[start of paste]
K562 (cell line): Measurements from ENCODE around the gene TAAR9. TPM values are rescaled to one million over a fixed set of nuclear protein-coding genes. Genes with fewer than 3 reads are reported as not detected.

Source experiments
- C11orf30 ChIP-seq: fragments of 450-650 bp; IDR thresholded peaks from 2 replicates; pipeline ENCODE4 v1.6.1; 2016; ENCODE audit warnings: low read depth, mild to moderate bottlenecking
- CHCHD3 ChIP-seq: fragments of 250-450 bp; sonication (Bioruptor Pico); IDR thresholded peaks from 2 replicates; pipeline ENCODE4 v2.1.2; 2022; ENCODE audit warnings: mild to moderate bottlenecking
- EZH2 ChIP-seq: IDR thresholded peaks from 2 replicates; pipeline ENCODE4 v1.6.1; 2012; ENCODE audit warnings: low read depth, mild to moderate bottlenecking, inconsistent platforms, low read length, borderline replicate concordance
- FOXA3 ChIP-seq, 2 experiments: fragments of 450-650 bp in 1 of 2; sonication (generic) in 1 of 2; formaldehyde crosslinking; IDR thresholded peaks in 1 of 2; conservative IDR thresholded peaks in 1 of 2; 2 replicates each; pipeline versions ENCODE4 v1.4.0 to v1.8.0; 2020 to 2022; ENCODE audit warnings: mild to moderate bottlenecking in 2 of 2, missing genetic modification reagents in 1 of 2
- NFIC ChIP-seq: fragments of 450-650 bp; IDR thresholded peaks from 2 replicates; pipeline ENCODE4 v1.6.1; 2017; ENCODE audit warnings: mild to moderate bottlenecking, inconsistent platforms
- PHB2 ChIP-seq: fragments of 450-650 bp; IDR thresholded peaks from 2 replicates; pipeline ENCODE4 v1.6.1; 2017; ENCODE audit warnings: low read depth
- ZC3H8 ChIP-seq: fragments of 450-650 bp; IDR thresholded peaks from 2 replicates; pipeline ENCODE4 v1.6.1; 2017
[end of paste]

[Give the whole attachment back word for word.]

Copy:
K562 (cell line): Measurements from ENCODE around the gene TAAR9. TPM values are rescaled to one million over a fixed set of nuclear protein-coding genes. Genes with fewer than 3 reads are reported as not detected.

Source experiments
- C11orf30 ChIP-seq: fragments of 450-650 bp; IDR thresholded peaks from 2 replicates; pipeline ENCODE4 v1.6.1; 2016; ENCODE audit warnings: low read depth, mild to moderate bottlenecking
- CHCHD3 ChIP-seq: fragments of 250-450 bp; sonication (Bioruptor Pico); IDR thresholded peaks from 2 replicates; pipeline ENCODE4 v2.1.2; 2022; ENCODE audit warnings: mild to moderate bottlenecking
- EZH2 ChIP-seq: IDR thresholded peaks from 2 replicates; pipeline ENCODE4 v1.6.1; 2012; ENCODE audit warnings: low read depth, mild to moderate bottlenecking, inconsistent platforms, low read length, borderline replicate concordance
- FOXA3 ChIP-seq, 2 experiments: fragments of 450-650 bp in 1 of 2; sonication (generic) in 1 of 2; formaldehyde crosslinking; IDR thresholded peaks in 1 of 2; conservative IDR thresholded peaks in 1 of 2; 2 replicates each; pipeline versions ENCODE4 v1.4.0 to v1.8.0; 2020 to 2022; ENCODE audit warnings: mild to moderate bottlenecking in 2 of 2, missing genetic modification reagents in 1 of 2
- NFIC ChIP-seq: fragments of 450-650 bp; IDR thresholded peaks from 2 replicates; pipeline ENCODE4 v1.6.1; 2017; ENCODE audit warnings: mild to moderate bottlenecking, inconsistent platforms
- PHB2 ChIP-seq: fragments of 450-650 bp; IDR thresholded peaks from 2 replicates; pipeline ENCODE4 v1.6.1; 2017; ENCODE audit warnings: low read depth
- ZC3H8 ChIP-seq: fragments of 450-650 bp; IDR thresholded peaks from 2 replicates; pipeline ENCODE4 v1.6.1; 2017